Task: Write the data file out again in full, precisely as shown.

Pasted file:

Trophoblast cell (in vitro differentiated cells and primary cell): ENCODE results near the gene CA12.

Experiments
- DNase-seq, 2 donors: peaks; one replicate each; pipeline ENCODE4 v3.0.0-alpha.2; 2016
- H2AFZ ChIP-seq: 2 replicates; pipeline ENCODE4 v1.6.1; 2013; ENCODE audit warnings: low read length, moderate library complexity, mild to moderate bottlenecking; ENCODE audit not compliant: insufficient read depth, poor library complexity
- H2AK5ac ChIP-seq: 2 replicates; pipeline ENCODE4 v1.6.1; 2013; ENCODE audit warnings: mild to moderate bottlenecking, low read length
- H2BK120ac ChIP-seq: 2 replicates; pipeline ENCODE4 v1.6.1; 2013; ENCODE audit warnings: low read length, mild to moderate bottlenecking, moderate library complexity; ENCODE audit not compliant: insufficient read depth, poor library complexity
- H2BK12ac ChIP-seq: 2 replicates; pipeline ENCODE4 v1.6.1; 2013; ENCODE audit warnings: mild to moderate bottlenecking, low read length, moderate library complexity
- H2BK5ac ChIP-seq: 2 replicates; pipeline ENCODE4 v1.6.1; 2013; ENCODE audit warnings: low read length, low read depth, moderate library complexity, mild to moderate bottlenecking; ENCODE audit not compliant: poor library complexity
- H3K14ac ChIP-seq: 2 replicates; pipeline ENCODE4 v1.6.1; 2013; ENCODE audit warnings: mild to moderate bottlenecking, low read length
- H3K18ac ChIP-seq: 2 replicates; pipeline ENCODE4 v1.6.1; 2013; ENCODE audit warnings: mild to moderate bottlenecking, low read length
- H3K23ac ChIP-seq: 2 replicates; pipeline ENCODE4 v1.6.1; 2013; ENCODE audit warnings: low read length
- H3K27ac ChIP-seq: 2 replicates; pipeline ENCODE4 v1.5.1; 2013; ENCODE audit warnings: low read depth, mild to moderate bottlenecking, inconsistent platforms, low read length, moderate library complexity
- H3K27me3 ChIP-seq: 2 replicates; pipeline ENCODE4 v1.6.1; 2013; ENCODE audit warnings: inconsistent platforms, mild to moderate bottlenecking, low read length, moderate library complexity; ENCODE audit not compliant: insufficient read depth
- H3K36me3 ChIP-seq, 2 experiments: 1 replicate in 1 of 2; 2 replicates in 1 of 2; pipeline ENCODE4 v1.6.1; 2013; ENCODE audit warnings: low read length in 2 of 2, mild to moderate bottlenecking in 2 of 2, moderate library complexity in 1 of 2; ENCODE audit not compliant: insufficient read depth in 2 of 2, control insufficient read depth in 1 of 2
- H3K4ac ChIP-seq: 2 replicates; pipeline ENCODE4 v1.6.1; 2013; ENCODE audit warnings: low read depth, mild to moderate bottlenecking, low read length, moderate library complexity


Trophoblast cell (in vitro differentiated cells and primary cell): ENCODE results near the gene CA12.

Experiments
- DNase-seq, 2 donors: peaks; one replicate each; pipeline ENCODE4 v3.0.0-alpha.2; 2016
- H2AFZ ChIP-seq: 2 replicates; pipeline ENCODE4 v1.6.1; 2013; ENCODE audit warnings: low read length, moderate library complexity, mild to moderate bottlenecking; ENCODE audit not compliant: insufficient read depth, poor library complexity
- H2AK5ac ChIP-seq: 2 replicates; pipeline ENCODE4 v1.6.1; 2013; ENCODE audit warnings: mild to moderate bottlenecking, low read length
- H2BK120ac ChIP-seq: 2 replicates; pipeline ENCODE4 v1.6.1; 2013; ENCODE audit warnings: low read length, mild to moderate bottlenecking, moderate library complexity; ENCODE audit not compliant: insufficient read depth, poor library complexity
- H2BK12ac ChIP-seq: 2 replicates; pipeline ENCODE4 v1.6.1; 2013; ENCODE audit warnings: mild to moderate bottlenecking, low read length, moderate library complexity
- H2BK5ac ChIP-seq: 2 replicates; pipeline ENCODE4 v1.6.1; 2013; ENCODE audit warnings: low read length, low read depth, moderate library complexity, mild to moderate bottlenecking; ENCODE audit not compliant: poor library complexity
- H3K14ac ChIP-seq: 2 replicates; pipeline ENCODE4 v1.6.1; 2013; ENCODE audit warnings: mild to moderate bottlenecking, low read length
- H3K18ac ChIP-seq: 2 replicates; pipeline ENCODE4 v1.6.1; 2013; ENCODE audit warnings: mild to moderate bottlenecking, low read length
- H3K23ac ChIP-seq: 2 replicates; pipeline ENCODE4 v1.6.1; 2013; ENCODE audit warnings: low read length
- H3K27ac ChIP-seq: 2 replicates; pipeline ENCODE4 v1.5.1; 2013; ENCODE audit warnings: low read depth, mild to moderate bottlenecking, inconsistent platforms, low read length, moderate library complexity
- H3K27me3 ChIP-seq: 2 replicates; pipeline ENCODE4 v1.6.1; 2013; ENCODE audit warnings: inconsistent platforms, mild to moderate bottlenecking, low read length, moderate library complexity; ENCODE audit not compliant: insufficient read depth
- H3K36me3 ChIP-seq, 2 experiments: 1 replicate in 1 of 2; 2 replicates in 1 of 2; pipeline ENCODE4 v1.6.1; 2013; ENCODE audit warnings: low read length in 2 of 2, mild to moderate bottlenecking in 2 of 2, moderate library complexity in 1 of 2; ENCODE audit not compliant: insufficient read depth in 2 of 2, control insufficient read depth in 1 of 2
- H3K4ac ChIP-seq: 2 replicates; pipeline ENCODE4 v1.6.1; 2013; ENCODE audit warnings: low read depth, mild to moderate bottlenecking, low read length, moderate library complexity